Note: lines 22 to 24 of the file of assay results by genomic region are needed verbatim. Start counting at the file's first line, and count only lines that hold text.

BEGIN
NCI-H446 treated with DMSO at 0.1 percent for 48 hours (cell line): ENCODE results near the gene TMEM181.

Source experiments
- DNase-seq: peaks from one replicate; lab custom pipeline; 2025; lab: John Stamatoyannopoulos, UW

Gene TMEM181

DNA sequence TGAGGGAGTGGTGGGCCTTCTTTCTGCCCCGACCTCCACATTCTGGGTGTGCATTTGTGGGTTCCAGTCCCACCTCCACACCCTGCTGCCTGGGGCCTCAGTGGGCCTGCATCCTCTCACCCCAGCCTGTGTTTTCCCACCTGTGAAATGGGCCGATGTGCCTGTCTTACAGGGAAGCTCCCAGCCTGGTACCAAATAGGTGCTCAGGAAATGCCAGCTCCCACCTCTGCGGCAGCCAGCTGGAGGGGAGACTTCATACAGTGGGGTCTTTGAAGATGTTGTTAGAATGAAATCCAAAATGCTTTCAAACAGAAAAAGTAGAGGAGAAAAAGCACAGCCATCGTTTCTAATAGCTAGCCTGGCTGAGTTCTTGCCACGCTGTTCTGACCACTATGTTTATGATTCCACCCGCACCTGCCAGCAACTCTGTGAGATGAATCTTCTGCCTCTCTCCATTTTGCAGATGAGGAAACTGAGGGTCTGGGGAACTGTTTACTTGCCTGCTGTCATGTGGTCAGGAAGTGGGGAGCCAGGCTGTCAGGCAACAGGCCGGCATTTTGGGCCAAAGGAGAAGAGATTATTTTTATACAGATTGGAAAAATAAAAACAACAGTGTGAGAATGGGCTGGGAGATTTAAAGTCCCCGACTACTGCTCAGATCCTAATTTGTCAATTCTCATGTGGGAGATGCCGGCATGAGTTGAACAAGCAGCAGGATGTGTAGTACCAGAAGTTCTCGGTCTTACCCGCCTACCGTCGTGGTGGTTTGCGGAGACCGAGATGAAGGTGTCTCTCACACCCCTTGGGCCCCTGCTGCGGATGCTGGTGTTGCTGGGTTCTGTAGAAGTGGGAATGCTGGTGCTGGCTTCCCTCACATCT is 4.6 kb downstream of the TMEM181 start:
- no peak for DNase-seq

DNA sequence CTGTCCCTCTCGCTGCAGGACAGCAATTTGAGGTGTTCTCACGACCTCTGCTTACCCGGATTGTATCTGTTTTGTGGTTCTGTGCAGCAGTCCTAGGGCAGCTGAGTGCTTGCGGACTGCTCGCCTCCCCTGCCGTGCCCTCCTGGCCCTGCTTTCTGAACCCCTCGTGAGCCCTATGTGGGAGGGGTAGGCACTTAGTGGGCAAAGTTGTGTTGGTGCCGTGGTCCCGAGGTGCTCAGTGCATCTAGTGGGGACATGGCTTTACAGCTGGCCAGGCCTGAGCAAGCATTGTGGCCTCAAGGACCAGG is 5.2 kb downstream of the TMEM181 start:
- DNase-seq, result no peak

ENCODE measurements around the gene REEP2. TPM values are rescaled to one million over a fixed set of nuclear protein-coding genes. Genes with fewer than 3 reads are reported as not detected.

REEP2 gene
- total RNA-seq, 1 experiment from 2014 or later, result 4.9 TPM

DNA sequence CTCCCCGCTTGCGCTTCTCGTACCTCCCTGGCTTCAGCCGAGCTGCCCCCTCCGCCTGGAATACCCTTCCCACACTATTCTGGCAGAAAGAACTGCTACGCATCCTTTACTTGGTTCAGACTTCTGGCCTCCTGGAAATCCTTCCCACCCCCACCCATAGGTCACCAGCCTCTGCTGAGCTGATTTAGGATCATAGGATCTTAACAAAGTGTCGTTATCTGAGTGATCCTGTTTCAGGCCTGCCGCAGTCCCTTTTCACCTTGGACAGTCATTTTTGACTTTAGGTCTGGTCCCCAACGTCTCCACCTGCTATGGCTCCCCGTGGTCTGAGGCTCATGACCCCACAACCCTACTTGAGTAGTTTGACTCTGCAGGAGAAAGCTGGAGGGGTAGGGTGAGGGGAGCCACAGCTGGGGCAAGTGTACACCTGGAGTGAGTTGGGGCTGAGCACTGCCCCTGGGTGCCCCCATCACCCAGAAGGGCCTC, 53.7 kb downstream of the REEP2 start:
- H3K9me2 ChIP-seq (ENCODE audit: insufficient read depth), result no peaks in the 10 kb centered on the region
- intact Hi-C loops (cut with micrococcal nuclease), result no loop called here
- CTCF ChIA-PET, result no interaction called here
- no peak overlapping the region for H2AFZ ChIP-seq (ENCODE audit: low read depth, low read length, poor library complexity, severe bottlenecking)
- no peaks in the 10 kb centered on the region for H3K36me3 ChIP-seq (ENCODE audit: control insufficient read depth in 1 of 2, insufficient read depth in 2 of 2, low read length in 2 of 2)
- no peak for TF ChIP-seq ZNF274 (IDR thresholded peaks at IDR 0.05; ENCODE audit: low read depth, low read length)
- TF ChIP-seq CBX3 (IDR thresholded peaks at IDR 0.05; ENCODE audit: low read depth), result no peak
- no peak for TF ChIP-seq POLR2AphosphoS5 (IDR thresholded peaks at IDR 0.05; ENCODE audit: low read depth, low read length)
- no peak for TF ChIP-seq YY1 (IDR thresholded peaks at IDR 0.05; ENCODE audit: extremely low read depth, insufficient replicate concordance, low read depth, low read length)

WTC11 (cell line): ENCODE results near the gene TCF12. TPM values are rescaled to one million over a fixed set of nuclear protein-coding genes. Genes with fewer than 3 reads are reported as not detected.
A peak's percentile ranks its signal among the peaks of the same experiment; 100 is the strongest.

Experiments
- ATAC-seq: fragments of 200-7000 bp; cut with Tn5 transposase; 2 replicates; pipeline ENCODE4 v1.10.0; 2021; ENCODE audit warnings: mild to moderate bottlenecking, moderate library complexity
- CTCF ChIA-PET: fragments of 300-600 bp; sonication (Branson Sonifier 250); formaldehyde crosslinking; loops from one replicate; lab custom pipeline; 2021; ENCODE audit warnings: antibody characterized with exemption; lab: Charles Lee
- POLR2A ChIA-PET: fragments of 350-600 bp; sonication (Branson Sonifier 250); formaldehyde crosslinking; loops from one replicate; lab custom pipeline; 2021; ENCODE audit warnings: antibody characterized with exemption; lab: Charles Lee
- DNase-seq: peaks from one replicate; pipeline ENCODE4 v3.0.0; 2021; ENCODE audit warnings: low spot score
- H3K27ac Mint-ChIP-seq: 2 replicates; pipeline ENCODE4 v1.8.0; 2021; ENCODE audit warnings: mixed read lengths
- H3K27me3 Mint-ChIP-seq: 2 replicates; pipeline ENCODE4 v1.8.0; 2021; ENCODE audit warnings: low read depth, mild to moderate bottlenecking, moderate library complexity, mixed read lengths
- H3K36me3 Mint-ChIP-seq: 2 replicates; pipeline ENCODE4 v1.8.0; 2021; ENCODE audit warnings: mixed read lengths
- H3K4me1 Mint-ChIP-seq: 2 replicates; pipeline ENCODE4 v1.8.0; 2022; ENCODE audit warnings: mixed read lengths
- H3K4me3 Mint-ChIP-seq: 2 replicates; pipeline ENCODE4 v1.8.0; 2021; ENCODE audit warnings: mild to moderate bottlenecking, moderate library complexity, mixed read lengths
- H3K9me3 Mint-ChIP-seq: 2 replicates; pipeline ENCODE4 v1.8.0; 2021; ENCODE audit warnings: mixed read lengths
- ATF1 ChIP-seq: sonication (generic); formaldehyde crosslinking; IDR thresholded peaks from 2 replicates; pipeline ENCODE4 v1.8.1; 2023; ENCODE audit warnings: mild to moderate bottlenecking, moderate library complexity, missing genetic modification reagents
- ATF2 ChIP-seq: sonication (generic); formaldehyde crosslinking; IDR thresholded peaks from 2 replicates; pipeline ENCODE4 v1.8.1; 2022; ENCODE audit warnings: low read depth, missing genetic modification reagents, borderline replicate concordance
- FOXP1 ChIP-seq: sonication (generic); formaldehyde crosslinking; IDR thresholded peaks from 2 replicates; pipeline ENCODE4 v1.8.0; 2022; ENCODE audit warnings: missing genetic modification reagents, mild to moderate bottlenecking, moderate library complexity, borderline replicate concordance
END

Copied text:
WTC11 (cell line): ENCODE results near the gene TCF12. TPM values are rescaled to one million over a fixed set of nuclear protein-coding genes. Genes with fewer than 3 reads are reported as not detected.
A peak's percentile ranks its signal among the peaks of the same experiment; 100 is the strongest.

Experiments